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Research Correlates Giving with Living

Posted on March 4, 2015 by Mark Neithercut

Anyone who has donated his or her time or money will tell you: it feels good to give. New research also indicates that a charitable lifestyle not only makes people happier, but physically healthier, too.

A recent Wall Street Journal article profiles research findings that found that donating to charity may improve a giver’s physical and emotional wellbeing. This same study also suggests a link between increases in charitable tax subsidies and improvements in people’s perceptions of their own health, which is recognized as an indicator of future healthcare use and mortality rates.

The research hypothesis was built around published medical and public policy research indicating that giving to others improves health and that tax subsidies significantly increase charitable giving. Researcher Baris K. Yörük, an associate professor of economics at the University at Albany-SUNY, overlaid those ideas and set out to explore whether increasing tax subsidies positively affects health.

The Journal spoke with Yörük about his findings, which include:

  • The probability of reporting better health goes up as the tax subsidy for charitable giving increases. For example, a 1-percent increase in a tax subsidy for charitable giving is associated with a 0.1-percent increase in the study’s health index. The study also found a positive relationship between charitable giving and self-reported health status – as the amount of the donation increases, health status improves in proportion.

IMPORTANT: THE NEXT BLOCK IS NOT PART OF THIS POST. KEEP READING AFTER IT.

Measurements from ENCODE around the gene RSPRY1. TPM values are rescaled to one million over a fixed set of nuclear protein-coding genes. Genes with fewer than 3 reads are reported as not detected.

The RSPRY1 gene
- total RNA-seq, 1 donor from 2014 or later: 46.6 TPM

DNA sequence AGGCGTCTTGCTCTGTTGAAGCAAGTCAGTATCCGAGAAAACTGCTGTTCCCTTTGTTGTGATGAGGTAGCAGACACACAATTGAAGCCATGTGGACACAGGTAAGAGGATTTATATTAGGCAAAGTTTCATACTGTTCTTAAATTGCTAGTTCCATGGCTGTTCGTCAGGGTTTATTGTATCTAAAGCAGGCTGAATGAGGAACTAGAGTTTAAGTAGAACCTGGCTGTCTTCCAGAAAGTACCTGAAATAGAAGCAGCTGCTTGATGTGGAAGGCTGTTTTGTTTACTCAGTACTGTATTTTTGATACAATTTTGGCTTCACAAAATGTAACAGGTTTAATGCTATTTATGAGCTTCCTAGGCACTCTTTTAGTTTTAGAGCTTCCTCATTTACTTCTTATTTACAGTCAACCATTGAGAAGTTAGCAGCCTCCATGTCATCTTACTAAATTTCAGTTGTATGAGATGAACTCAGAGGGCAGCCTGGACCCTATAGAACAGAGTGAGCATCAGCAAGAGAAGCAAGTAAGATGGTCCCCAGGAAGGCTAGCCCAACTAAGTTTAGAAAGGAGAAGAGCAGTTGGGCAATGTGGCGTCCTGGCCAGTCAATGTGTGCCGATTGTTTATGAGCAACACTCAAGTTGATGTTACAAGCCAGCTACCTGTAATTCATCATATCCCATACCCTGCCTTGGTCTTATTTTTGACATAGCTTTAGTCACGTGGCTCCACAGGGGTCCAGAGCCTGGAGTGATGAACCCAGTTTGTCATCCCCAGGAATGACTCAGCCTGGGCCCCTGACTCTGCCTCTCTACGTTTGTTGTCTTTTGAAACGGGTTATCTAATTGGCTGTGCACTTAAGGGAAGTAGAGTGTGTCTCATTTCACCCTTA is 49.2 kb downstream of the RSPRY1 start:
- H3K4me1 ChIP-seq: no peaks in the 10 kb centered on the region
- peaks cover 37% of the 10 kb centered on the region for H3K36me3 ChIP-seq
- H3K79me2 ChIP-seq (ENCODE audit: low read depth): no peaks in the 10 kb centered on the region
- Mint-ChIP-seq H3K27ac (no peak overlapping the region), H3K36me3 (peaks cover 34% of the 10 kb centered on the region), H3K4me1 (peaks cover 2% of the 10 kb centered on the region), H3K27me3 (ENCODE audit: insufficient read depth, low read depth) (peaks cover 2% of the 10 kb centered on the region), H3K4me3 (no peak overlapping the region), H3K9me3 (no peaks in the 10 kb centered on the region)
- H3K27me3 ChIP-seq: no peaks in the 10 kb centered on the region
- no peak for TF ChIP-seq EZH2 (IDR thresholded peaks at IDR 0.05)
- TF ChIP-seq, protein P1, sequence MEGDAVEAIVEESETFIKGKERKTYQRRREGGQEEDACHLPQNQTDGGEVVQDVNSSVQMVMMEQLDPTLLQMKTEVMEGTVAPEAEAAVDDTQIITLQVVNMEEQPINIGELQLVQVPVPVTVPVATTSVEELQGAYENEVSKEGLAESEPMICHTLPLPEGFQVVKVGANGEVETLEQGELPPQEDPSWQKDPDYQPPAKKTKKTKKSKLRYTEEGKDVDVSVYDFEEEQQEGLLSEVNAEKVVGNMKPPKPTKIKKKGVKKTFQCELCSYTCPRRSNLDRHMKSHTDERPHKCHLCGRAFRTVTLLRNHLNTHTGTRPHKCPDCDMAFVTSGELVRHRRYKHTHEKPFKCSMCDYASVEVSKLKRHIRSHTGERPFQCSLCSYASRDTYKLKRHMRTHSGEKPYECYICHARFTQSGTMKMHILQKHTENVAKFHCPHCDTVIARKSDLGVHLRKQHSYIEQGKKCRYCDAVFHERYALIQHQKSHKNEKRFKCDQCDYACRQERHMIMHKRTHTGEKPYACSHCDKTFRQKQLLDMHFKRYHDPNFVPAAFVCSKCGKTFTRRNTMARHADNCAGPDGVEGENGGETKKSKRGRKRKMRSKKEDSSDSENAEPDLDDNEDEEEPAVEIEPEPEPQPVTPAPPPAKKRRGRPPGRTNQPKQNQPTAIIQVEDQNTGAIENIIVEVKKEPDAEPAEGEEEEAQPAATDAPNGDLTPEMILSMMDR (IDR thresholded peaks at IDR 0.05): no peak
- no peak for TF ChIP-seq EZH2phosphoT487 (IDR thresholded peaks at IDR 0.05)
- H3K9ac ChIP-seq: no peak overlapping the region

• Tax subsidies have a statistically significant impact on lung disease, arthritis and emotional disorders. Yörük concedes that interpreting why this is true on a disease-by-disease basis is a challenge – medical literature supports the positive impact of giving on psychological wellbeing, but the reason for the positive impact on other physical diseases is less clear. The paper also shows that tax subsidies have a positive effect on high blood pressure, diabetes, cancer, heart attack and obesity, but the magnitude of these effects is small and not statistically significant.

Yörük’s research is not the first to connect positive health outcomes from acts of giving. Dr. Stephen Post has conducted multiple studies into the giving-living connection, the results of which are shared in his book, “Why Good Things Happen to Good People.” His research includes a fifty-year study showing that people who give during their high school years have better lifelong physical and mental health. He also references additional studies showing that older people who give live longer than those who don’t, and that helping others has been shown to bring health benefits to those with chronic illness, including HIV, multiple sclerosis, and heart problems.

If you already believe that philanthropic activity is good for your soul, you can take additional comfort in knowing that it just might be good for your body, too.